Pangong Lake….The final leg of our Ladakh adventure was driving for five to six hours through Chang La Pass (17,586ft or 5,360m), the second highest motor pass in the world, to Pangong Lake. We were really excited about seeing Pangong Lake because we saw how amazingly beautiful it was in the Bollywood comedy “3 Idiots”.
Pangong Tso (Tso is Ladakhi for lake) is one of the largest saltwater lakes in Asia. It is 134km long and extends from India to Tibet, and interestingly, 60% of the length of the lake lies in Tibet. Pangong Lake is in disputed territory where the Line of Actual Control passes through the lake and incursions from the Tibet / Chinese side are common. In 1962, the lake saw military action during the Sino-Indian War when the Indian army experienced bitter losses along its shores. Until the mid-1990s, this area was off-limits to visitors and foreign tourists still need a permit to come here.
We stayed in tent camps by the lake. We were given a choice of staying in a brick accommodation or in a camp – we chose the latter. Other than two mattresses on the floor and an attached toilet, the tent was basic. We were served tea and biscuits upon arrival, and soon after we went down to the lake to explore the area.
Pangong Lake is just gorgeous. I have never seen such striking landscape before – the deepest hues of blue in the middle and shades of turquoise along the shores – and the colour changes dramatically as the sun moves. This immense beauty of a lake is set against a backdrop of rugged mountains and flanked by snow-capped mountains on another side. Our driver mentioned to us that the distant mountains in the east are in fact in China.
It was cold, bitterly cold. Even though the weather was probably around 13 to 15 Celsius, but it was extremely windy. We didn’t mind it because just standing there admiring the exquisite beauty of Pangong was absolutely worth it.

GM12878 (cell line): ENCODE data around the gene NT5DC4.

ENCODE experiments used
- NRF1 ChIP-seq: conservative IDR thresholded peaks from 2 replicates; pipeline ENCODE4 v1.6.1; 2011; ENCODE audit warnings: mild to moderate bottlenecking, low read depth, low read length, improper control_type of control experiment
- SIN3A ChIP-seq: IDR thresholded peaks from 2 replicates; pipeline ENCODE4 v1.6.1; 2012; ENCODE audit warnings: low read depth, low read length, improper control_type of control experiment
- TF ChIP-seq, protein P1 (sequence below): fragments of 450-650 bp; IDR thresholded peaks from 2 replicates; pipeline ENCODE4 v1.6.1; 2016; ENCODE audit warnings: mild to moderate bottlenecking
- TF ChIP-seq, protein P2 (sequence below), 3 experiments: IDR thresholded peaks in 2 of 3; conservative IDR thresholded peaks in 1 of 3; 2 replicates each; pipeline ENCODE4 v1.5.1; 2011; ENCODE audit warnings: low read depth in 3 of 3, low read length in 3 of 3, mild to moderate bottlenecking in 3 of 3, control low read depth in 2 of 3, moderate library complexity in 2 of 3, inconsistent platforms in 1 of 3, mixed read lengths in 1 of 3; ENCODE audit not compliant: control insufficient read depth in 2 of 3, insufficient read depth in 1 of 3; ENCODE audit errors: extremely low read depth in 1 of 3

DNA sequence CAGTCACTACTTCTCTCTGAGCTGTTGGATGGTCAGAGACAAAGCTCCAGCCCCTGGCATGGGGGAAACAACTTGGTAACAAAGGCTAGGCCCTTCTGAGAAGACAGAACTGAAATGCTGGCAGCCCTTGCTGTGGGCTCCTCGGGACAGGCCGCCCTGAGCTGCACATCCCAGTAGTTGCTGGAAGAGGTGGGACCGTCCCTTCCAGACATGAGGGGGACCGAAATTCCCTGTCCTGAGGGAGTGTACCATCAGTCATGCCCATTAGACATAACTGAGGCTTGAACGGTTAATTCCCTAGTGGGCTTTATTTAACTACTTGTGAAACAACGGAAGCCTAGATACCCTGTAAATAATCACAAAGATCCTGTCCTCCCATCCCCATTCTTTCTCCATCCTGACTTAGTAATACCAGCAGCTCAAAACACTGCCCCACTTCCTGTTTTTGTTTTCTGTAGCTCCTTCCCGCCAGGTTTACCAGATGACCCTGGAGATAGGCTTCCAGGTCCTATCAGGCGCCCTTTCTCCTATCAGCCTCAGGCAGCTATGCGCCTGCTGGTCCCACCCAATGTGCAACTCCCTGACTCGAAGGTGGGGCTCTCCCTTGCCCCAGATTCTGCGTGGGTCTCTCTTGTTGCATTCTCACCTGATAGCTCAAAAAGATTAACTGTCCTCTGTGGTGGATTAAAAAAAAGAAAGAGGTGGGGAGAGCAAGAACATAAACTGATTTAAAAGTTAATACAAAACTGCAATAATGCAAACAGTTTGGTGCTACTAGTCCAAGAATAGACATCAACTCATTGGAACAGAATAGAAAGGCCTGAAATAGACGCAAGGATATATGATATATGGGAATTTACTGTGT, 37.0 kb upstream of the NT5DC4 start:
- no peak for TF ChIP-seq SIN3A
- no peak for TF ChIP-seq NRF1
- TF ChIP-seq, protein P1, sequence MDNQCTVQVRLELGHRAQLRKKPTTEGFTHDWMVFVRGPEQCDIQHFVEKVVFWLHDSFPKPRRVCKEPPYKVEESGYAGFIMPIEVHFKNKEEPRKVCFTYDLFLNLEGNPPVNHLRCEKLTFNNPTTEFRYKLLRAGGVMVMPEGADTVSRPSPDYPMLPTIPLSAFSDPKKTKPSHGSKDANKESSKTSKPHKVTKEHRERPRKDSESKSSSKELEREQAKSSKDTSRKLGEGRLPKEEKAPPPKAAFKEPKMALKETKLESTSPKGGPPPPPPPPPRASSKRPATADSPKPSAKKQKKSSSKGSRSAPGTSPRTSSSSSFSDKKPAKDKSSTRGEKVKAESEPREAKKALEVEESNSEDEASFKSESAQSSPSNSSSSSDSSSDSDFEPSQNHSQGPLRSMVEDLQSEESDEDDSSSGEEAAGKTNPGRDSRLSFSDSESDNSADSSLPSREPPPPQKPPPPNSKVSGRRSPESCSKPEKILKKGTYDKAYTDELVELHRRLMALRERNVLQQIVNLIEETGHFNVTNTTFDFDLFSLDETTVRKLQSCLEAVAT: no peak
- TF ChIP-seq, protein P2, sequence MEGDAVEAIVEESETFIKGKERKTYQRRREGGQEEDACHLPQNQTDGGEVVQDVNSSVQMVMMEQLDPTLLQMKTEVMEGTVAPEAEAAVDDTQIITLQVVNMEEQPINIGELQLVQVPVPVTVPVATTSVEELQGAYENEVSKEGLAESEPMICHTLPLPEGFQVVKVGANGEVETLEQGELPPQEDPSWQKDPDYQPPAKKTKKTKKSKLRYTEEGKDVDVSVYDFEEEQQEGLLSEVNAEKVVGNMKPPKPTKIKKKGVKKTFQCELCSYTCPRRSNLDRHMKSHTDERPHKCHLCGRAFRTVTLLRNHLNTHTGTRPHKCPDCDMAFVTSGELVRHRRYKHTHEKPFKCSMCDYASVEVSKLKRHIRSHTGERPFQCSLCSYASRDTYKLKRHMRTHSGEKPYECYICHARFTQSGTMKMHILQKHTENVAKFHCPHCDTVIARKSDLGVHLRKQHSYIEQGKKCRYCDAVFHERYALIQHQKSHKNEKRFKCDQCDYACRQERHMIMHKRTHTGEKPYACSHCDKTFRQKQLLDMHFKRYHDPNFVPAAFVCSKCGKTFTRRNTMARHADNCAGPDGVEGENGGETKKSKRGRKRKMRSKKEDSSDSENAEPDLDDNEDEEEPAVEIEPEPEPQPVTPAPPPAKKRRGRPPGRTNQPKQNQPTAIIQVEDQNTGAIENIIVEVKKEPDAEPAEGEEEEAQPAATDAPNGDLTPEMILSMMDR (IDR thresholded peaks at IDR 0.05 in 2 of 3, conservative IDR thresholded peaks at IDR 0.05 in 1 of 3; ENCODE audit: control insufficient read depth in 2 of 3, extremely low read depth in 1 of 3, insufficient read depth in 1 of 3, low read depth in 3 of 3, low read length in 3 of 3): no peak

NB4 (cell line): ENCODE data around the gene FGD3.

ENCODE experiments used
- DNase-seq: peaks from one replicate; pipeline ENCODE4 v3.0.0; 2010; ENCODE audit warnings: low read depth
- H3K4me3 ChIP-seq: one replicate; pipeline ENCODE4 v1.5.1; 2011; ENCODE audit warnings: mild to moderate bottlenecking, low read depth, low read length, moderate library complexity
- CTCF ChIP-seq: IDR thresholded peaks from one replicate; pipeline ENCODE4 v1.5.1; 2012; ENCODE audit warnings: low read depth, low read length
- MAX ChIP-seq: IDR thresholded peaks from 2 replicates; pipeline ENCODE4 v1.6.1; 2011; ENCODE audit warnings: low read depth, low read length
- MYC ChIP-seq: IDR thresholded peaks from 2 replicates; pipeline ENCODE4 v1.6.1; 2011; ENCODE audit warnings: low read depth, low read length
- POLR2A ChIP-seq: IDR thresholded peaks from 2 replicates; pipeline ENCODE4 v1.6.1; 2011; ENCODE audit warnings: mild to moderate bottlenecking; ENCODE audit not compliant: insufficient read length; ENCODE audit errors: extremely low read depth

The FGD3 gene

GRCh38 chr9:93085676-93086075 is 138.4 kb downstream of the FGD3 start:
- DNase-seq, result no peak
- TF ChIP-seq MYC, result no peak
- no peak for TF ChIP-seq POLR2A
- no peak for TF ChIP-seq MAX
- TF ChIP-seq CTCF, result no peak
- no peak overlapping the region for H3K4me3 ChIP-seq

We met a number of travelers as well at the campsite. There was a group of retirees from Chennai, an English couple who motorcycled in Ladakh for the past one week and other young bikers traveling around the region on their Royal Enfields. Temperatures continued to dip as the sun went down and the wind became even stronger. At one point I thought my tent was going to be blown away by the wind! Dinner was supposedly to be tasty but we were freezing our butts off and the high altitude made us unsettled and disoriented, thus we didn’t enjoy dinner. Although I slept with two duvets and wore three layers of clothes, the night was still extremely cold to sleep comfortably. Fortunately, the people who ran the campsite gave us hot water bottles so that helped a little bit.
I was too lazy to wake up early to see sunrise by the lake but was woken up early enough to hear Indian Army choppers flying close to our campsite. Not surprising when our campsite was just 140-150kms away from the Chinese or Tibetan border. Although it was still chilly and windy, it was nice to be out of the camp and the sun was shining bright. After a light breakfast and taking a few more photographs, we left Pangong and traveled back to Leh for our last night in Ladakh before flying back to the plains in Delhi.